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Backwards design is simply starting from the outcome (or transformation) for your students & building the modules/chapters/sections with those outcomes in mind.

When we first begin the process of building our online course, we are overwhelmed by all the different ways to begin the process. We know the content so well and have taught the material many times but suddenly we get stuck when planning the course.

This is where backward design lesson planning comes in handy – as an instructional design model that helps you cut through the overhwelming task of creating a lesson plan that designing a course based on learner’s neads.

Begin with the end in mindDr. Stephen R. Covey

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What is Backwards Design? 

The idea behind backwards design is simply starting from the outcome or end result that you’d like your students to experience and build the modules/chapters/sections one by one with the outcomes guiding the process. This approach helps define the results that your learners can expect from each section and or chapter and helps you. By focusing on the results, you will deliver a better learning experience by showing the path to the transformation promised to them.

Traditional Design Approach

If you’ve never heard of backwards design or see it being used then it is because most of the time people are using a traditional approach. The traditional design approach is the exact opposite- the process starts at the front and works its way to the end.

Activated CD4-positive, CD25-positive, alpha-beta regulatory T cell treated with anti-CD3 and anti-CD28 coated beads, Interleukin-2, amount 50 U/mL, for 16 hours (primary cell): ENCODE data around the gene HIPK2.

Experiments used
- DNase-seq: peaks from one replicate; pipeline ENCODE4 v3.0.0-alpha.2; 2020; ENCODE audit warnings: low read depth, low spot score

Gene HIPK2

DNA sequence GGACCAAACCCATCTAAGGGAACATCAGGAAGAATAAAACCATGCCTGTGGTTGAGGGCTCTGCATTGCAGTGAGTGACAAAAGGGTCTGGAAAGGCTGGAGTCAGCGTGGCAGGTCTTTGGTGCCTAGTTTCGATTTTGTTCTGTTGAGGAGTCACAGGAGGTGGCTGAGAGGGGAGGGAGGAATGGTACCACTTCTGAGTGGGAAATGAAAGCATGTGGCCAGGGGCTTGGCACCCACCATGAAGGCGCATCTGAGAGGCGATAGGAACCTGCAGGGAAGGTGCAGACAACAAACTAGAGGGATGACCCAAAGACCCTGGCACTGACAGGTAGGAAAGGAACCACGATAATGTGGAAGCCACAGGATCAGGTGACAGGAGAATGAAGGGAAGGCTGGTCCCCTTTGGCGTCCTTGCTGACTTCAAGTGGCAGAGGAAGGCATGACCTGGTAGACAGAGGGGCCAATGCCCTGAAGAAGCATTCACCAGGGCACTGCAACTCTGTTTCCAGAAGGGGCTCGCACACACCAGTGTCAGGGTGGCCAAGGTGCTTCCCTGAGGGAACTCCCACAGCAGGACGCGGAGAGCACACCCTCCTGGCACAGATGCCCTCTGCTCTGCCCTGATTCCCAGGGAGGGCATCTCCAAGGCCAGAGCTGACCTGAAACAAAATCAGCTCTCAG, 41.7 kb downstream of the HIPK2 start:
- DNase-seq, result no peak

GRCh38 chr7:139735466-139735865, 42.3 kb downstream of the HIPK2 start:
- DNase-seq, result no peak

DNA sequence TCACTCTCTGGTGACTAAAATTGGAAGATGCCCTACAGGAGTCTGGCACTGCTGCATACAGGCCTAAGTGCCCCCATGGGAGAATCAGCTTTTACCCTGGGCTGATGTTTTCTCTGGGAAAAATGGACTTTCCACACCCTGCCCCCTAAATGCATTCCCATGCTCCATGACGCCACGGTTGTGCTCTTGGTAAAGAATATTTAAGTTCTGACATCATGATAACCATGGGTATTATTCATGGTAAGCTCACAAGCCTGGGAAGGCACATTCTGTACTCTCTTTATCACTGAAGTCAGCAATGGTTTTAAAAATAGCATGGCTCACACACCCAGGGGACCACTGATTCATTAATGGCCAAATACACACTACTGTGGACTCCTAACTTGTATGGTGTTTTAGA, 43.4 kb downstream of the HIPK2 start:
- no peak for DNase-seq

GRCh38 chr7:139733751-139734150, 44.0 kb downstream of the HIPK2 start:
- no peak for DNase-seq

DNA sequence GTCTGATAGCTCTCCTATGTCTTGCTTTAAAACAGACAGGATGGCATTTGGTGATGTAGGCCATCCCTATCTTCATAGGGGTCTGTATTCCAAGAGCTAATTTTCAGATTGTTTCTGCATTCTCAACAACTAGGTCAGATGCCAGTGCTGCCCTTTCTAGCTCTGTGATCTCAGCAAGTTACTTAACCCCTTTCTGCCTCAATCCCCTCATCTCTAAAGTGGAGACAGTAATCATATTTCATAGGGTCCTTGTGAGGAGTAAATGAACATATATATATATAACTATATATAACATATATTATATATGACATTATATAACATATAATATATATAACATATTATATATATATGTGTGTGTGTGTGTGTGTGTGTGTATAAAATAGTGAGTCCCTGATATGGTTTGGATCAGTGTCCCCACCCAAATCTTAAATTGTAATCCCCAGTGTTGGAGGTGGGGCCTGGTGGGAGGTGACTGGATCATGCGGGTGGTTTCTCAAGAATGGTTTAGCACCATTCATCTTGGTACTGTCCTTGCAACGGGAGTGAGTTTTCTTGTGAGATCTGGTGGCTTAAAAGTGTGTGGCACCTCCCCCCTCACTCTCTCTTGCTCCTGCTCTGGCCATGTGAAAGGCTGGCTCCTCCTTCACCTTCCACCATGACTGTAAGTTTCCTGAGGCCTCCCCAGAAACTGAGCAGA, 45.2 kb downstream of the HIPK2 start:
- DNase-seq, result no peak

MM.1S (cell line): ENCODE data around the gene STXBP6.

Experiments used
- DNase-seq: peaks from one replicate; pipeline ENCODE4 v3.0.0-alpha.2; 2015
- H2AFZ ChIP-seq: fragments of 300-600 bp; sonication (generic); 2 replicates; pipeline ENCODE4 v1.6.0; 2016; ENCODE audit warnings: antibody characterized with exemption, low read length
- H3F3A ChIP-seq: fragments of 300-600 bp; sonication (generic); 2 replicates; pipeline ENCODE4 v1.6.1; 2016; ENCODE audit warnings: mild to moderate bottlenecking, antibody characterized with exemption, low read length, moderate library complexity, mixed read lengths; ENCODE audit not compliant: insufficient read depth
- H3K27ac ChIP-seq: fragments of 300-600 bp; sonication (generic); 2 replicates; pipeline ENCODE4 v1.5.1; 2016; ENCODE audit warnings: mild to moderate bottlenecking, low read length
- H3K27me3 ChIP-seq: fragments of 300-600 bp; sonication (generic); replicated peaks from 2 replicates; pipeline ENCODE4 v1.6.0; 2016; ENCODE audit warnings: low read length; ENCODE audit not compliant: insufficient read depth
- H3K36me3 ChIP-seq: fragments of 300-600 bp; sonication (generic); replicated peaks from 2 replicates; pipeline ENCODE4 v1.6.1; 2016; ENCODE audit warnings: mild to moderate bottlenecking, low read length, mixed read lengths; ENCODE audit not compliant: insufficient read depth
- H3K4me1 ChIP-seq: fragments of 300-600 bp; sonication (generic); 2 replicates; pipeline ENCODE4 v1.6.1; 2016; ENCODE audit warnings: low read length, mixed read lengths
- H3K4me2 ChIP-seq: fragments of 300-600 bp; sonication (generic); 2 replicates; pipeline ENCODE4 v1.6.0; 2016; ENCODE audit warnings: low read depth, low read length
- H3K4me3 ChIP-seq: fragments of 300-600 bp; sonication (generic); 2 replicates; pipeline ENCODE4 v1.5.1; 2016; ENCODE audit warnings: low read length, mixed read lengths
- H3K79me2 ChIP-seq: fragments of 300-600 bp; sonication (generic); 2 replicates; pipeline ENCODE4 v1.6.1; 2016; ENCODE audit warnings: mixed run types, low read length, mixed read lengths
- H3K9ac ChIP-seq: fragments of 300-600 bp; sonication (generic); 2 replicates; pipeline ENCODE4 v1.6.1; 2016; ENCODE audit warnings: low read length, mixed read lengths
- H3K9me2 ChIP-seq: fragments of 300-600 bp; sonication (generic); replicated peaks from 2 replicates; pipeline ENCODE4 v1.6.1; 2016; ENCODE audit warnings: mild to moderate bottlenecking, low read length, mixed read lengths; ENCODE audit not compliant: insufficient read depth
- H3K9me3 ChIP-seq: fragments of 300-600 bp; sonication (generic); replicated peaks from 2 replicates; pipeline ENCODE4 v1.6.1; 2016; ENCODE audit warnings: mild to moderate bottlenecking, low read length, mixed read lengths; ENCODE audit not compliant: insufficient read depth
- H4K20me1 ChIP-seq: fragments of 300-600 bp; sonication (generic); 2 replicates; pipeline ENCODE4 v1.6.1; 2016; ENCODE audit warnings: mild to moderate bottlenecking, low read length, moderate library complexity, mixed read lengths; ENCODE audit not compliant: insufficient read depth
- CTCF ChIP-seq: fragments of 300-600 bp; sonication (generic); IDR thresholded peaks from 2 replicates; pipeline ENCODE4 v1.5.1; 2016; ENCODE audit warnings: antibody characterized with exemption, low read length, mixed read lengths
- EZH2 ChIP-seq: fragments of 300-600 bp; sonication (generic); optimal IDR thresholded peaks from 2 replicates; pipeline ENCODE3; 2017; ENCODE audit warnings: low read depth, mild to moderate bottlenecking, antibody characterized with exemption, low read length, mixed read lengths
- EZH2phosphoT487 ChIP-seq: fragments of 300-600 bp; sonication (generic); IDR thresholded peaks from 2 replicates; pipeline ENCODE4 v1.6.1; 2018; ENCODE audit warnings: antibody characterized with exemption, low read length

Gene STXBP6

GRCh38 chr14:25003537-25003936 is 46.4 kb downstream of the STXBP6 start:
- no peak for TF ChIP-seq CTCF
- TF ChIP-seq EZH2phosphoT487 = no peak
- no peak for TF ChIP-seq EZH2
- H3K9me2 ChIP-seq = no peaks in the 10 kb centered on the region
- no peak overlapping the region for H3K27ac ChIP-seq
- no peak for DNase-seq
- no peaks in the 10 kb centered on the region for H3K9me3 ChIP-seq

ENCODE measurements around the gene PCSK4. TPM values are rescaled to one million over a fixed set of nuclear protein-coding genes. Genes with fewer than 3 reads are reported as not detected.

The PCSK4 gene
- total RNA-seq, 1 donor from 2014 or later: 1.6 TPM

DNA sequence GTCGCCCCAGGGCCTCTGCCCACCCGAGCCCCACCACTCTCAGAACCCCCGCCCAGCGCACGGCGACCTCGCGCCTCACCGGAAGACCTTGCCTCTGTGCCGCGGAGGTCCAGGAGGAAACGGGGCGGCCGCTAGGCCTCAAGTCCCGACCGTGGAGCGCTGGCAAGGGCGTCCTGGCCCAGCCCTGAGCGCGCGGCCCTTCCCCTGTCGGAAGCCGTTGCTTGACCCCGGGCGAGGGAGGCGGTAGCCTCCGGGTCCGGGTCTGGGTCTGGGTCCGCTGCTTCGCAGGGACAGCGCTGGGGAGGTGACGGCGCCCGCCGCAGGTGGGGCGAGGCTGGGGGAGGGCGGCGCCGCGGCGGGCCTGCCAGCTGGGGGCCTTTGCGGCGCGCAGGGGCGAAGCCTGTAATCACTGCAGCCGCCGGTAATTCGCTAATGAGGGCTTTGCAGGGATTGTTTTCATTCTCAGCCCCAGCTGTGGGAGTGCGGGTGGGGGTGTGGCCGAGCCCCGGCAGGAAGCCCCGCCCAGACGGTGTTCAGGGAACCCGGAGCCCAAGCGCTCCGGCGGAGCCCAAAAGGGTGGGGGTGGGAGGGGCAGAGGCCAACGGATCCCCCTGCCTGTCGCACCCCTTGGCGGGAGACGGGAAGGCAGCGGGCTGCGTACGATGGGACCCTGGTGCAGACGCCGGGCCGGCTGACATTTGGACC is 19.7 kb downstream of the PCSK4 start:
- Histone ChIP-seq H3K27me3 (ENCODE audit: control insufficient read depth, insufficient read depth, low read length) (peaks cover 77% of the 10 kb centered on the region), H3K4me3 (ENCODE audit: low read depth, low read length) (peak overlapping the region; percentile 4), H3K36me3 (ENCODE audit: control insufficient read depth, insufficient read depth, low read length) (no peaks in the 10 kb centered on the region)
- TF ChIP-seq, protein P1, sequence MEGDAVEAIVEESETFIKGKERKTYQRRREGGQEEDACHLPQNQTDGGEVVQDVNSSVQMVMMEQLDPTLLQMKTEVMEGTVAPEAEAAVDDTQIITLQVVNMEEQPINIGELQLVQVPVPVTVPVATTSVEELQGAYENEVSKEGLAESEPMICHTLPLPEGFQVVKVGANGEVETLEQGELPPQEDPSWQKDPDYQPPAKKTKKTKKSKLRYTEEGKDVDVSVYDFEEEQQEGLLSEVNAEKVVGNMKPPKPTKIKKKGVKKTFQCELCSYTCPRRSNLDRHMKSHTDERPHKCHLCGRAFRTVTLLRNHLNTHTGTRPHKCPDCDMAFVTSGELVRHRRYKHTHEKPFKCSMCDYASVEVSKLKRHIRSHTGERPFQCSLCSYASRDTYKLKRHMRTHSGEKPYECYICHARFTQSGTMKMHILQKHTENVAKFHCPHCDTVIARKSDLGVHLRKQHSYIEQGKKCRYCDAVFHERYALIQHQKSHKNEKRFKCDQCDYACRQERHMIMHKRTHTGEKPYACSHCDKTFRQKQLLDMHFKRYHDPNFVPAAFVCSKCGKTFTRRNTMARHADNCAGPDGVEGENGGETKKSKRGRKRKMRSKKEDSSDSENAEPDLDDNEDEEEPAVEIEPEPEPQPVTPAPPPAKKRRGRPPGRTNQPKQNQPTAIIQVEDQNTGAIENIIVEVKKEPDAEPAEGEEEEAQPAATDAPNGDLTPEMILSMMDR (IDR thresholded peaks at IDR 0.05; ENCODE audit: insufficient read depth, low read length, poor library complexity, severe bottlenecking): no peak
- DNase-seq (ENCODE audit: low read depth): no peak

For example, if I’m planning a curriculum for losing weight by cutting out sugar, my first step would be to plan out the course curriculum by listing out all the topics related to the subject matter. Then the next step is to bring in the various lessons that fit the topic so that I’m breaking down the topic into sub-topics. Finally, the last step is to develop assignments and or quizzes to evaluate student’s grasp of the material. The challenge with this approach is that traditional design overlooks and neglects the course outcomes and how a student might achieve them resulting in lackluster results and engagement. 

One cannot plan curriculum and build learning products without clearly defining the expectations and outcomes for our students. This happens too often and students experience the disconnect between the material and their results feeling lost and or confused because the expectations do not match up. 

At the same time, the other disadvantage of traditional lesson planning is that the process ignores the learner’s needs and role throughout the curriculum design process. Given this context on the traditional design process, backwards design is a much more practical and effective framework to help course creators design an engaging learning experience that makes an impact for the learners and their business.

Related: The Ultimate List of Free Online Course Lesson Plan Templates

Benefits of Backwards Design

The benefits of backwards design is that each module/chapter sets the stage for the next and clearly shows the learner where they’re headed on their learning journey. This approach also delivers a more impactful and engaging learning experience that is intentional, focused and centered around the learner/student and their needs. 

This is done by incorporating different learning modalities and styles into the design process to ensure that engagement is high. Since each person learns and experiences learning differently, it is our responsibility to deliver learning experiences that tap into the various learning styles and preferences that can increase the impact and transformation for our learner.

Last, the other added benefit of backwards design is that helps you as the instructor lead your students on the journey and show them the skills and knowledge they will master in a clearly defined roadmap.